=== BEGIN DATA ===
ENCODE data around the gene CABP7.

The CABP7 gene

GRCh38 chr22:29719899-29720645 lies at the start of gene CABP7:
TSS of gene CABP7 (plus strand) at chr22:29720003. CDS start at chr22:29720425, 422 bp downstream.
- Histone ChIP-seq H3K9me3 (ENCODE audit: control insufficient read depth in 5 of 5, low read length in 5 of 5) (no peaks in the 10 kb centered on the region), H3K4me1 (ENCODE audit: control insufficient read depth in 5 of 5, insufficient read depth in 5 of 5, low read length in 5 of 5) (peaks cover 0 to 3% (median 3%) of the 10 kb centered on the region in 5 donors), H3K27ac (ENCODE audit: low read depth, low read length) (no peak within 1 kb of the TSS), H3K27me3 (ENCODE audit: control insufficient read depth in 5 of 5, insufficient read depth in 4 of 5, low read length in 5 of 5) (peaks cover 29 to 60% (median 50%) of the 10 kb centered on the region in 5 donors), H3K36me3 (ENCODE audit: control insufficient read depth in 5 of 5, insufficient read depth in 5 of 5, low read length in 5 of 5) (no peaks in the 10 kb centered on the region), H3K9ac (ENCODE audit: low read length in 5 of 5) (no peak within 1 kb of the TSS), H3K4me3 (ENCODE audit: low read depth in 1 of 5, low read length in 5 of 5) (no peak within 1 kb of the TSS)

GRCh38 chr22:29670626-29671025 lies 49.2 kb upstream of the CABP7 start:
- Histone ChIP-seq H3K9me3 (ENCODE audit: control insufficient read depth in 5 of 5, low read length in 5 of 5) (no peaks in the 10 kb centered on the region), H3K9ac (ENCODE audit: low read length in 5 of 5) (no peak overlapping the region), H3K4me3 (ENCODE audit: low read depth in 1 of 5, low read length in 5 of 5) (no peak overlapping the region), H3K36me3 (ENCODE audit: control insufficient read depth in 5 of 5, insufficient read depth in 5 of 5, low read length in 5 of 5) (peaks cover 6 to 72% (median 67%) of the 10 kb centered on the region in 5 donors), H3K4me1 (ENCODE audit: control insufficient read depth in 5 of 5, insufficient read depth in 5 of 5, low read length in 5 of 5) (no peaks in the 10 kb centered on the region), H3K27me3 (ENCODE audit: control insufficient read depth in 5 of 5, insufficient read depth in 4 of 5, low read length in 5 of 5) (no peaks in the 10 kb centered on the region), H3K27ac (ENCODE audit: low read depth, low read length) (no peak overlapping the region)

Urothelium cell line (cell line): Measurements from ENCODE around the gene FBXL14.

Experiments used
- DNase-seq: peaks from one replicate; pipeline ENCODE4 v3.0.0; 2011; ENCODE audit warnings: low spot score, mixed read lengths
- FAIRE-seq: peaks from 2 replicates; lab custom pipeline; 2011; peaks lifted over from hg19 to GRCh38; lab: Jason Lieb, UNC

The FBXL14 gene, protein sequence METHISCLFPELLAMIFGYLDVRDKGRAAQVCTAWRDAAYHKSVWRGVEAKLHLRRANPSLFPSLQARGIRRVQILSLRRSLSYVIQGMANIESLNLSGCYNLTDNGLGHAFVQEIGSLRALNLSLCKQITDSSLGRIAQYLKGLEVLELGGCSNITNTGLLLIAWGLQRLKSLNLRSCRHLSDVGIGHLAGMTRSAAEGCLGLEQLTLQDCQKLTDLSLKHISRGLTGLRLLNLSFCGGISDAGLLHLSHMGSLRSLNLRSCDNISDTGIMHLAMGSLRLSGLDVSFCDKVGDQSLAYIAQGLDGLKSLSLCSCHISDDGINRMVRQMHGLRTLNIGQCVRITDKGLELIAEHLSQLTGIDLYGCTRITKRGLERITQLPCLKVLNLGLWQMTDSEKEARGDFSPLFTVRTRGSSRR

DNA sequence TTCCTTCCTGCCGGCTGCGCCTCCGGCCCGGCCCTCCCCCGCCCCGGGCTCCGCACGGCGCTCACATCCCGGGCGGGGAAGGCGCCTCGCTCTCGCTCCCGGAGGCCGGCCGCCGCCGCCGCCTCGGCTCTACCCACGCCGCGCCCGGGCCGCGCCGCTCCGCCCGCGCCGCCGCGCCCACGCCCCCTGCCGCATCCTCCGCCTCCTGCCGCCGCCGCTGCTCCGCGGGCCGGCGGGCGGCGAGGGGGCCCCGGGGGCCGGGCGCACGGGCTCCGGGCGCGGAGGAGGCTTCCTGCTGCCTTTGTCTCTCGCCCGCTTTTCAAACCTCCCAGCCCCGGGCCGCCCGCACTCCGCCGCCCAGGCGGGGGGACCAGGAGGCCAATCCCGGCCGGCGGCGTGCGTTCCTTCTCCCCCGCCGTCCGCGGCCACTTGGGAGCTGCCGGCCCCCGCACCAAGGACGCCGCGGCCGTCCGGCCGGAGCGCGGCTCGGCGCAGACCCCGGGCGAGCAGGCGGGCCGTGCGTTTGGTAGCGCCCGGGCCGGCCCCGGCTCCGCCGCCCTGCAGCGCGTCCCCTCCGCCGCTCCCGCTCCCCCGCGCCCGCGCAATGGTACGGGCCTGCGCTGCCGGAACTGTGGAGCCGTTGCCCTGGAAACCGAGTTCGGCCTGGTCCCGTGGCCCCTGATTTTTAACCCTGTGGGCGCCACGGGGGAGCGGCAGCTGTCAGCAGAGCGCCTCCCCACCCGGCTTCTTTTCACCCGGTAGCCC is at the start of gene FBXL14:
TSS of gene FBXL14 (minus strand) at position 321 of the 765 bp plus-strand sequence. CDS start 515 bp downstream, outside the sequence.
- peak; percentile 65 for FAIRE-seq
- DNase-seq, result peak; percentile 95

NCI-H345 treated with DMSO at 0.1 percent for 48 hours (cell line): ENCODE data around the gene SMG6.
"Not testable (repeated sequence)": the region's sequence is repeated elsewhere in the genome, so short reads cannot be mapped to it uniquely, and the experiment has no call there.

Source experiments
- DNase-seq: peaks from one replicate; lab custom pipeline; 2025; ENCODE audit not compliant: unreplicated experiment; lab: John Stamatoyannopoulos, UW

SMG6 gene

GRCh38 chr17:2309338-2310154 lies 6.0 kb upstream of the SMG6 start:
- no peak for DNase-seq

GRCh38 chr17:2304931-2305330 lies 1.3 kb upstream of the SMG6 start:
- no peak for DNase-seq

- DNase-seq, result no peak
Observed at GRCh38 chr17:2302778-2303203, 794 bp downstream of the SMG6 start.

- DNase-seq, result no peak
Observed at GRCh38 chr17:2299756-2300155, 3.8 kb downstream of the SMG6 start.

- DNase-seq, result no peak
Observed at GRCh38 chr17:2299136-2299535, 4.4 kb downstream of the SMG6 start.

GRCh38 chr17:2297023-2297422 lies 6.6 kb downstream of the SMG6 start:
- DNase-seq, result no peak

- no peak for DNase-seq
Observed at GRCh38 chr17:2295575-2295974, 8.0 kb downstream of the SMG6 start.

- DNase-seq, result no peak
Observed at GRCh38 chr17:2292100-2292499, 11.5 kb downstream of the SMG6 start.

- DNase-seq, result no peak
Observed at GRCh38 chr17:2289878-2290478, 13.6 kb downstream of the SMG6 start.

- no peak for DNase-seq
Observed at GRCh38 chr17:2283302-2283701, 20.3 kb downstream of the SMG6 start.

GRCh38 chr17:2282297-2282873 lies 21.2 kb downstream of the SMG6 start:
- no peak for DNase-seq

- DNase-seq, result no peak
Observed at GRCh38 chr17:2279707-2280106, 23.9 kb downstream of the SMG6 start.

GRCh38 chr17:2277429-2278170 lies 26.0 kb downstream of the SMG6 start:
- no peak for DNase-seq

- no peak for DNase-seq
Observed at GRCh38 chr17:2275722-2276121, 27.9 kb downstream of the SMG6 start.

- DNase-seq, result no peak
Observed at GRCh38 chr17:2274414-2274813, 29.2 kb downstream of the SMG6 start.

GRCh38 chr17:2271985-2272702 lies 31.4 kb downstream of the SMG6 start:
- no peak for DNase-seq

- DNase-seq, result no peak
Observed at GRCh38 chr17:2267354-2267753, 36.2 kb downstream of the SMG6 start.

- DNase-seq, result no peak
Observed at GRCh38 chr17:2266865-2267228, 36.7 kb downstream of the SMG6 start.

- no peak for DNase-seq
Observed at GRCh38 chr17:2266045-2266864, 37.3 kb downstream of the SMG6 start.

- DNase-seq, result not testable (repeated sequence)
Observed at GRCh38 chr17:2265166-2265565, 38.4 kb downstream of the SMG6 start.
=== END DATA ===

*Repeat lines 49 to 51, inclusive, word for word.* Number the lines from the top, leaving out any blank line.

Observed at GRCh38 chr17:2275722-2276121, 27.9 kb downstream of the SMG6 start.

- DNase-seq, result no peak
Observed at GRCh38 chr17:2274414-2274813, 29.2 kb downstream of the SMG6 start.